Level 2 of the security maturity model is primarily for Small and Medium-sized Businesses (SMB); the number of employees increases significantly from a dozen up to hundred employees and is usually located in one central office location, plus some employees working permanently or occasionally from their home office. There is usually one “Jack of all trades” employee (or two max) dedicated to managing IT using online collaboration tools (e.g., Google Workspace) and a mix of management corporate-owned and personal-owned devices (desktop and mobile). In some cases, some companies might even have a small, local datacenter to host a separate IT infrastructure for specific business-related tasks, such as a software development company building and testing their software in real-life conditions.
Insure your business
Protect your data
Protect your endpoints – UPDATED
Traditional antivirus software, using a reactive posture to protect only from known threats, is no longer enough. It is time to allocate a budget for it and move into a next-generation antivirus solution, adopting a proactive, predictive approach to prevent cybersecurity threats, like a Mobile Threat Defense (MTD) software.
Manage your endpoints (UEM)
As the employee base keeps growing, so does the number of endpoints, from desktop computers to smartphones or tablets, as most employees tend to have more than one for both work and private usage. Unified Endpoint Management (UEM) solutions become a must to manage all these endpoints, either desktop or mobile, personal-owned or corporate-owned, and provide them with what your users need in term of work apps. This is transparent but controlled access to corporate networks (Wi-Fi, VPN), but also enforced security on them (change password, install OS updates) to ensure they are always compliant with your internal requirements.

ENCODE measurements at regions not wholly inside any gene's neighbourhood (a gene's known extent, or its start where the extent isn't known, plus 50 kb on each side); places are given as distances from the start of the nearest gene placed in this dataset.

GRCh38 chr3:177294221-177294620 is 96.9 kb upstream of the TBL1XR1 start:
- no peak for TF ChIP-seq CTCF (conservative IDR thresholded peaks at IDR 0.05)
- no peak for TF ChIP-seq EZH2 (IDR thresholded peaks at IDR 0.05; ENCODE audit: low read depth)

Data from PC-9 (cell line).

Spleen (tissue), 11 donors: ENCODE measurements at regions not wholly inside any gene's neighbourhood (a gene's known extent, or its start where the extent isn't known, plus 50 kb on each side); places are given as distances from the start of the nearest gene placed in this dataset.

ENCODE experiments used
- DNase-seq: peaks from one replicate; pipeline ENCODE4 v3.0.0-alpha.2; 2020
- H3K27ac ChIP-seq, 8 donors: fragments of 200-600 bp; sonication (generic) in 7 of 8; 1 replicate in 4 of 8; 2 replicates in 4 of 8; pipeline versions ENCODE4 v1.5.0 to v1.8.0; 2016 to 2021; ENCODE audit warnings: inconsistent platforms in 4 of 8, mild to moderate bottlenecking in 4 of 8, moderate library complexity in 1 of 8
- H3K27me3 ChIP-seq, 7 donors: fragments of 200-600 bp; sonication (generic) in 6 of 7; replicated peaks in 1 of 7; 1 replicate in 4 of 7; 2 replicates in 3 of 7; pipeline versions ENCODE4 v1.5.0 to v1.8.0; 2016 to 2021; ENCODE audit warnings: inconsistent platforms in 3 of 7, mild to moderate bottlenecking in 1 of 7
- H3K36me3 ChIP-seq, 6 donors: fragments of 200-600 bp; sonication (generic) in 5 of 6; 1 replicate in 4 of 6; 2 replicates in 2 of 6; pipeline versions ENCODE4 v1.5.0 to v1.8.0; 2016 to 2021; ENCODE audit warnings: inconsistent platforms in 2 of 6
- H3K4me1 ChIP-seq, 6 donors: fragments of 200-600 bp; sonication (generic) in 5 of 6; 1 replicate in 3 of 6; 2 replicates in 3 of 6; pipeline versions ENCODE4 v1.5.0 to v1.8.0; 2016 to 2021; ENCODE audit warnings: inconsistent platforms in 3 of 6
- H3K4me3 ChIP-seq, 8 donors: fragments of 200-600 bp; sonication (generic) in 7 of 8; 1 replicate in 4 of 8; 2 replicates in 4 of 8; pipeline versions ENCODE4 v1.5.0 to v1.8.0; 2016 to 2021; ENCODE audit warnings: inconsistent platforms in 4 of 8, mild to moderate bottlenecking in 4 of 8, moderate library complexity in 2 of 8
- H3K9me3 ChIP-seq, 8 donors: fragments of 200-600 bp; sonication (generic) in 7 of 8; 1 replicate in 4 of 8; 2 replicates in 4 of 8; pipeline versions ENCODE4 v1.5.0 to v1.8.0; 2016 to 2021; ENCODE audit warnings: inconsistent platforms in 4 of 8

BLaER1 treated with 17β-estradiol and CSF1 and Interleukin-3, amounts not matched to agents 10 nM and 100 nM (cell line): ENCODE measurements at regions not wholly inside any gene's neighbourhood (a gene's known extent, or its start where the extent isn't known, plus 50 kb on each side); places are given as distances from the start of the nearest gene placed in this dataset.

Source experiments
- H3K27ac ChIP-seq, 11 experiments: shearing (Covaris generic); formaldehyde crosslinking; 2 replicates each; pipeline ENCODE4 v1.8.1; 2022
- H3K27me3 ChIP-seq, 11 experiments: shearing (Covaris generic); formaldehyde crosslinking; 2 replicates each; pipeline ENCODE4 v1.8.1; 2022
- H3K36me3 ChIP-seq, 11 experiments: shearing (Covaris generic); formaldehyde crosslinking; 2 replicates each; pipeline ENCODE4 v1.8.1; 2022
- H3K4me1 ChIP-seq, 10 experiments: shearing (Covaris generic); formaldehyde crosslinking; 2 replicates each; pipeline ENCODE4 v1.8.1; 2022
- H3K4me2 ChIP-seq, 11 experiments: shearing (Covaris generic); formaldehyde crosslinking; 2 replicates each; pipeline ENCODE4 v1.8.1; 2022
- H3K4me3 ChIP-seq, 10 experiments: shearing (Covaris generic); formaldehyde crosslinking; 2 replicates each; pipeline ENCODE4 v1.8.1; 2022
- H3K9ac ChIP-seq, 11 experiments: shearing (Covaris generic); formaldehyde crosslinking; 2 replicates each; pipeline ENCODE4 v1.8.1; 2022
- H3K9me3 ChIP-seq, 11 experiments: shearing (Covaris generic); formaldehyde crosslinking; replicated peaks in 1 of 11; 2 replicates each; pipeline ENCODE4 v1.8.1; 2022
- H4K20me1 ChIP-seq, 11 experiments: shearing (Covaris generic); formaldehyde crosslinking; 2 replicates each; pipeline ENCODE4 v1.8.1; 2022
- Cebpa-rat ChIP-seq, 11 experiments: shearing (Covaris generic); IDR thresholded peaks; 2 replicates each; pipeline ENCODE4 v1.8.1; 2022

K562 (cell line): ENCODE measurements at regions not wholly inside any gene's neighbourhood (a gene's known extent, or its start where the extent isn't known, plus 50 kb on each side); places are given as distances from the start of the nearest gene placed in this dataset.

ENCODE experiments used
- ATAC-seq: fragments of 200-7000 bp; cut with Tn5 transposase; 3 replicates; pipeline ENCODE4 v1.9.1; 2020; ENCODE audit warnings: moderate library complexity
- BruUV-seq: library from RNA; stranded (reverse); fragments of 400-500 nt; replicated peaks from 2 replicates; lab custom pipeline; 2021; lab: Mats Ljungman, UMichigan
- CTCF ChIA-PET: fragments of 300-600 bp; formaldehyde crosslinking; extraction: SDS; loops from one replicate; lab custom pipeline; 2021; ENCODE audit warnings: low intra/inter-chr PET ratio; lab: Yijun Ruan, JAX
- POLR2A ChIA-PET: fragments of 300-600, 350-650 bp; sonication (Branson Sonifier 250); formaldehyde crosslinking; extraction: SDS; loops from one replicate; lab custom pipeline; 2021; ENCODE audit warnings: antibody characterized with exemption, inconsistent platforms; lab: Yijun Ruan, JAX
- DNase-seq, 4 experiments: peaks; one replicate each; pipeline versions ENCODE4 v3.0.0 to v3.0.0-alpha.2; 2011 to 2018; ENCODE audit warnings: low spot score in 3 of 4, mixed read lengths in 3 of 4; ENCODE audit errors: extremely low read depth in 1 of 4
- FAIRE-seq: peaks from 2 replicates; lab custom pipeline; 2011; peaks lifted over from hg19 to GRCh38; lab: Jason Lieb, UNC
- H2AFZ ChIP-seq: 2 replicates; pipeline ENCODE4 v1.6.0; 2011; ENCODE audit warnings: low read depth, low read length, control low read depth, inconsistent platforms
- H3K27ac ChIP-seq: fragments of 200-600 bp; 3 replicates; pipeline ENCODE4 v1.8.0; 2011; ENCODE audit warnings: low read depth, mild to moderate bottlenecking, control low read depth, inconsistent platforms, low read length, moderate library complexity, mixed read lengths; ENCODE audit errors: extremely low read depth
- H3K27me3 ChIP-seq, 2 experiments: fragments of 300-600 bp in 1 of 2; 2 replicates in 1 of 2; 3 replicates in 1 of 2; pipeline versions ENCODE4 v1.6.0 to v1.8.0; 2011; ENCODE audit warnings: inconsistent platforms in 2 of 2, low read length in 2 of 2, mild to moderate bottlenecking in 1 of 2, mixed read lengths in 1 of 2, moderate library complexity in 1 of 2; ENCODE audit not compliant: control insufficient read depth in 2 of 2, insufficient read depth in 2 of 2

Protect your local network
When allowing remote access to your local network, for example to roaming or home-based employees, you will need to protect access to your network. One common option most customers use is Virtual Private Network (VPN) software, usually for desktop computers as it will allow them to connect to most internal resources as if they physically were in the office. For mobile devices, the best option is usually to use the solution offered by your UEM software vendor, which would either use their own global private data network (e.g., BlackBerry UEM) or an alternative based on VPN but specific to mobile apps (e.g., per-app VPN), so security does not interfere with end-user experience.
Understanding your business and the operational needs of your cybersecurity solution is paramount in providing the right solution to address your specific vulnerabilities. There are solutions available that are cost-neutral, however, they may not provide adequate protection or do not address ALL of the vulnerability within your organization. The immediate benefits would be recognized as cost saving, however, if there is an attack, that cost saving is immediately lost. The team at ISEC7 can provide an objective assessment of what can address the needs of your organization and/or risk mitigation needed to enhance your current solution.
(C) Rémi Frédéric Keusseyan, Global Head of Training, ISEC7 Group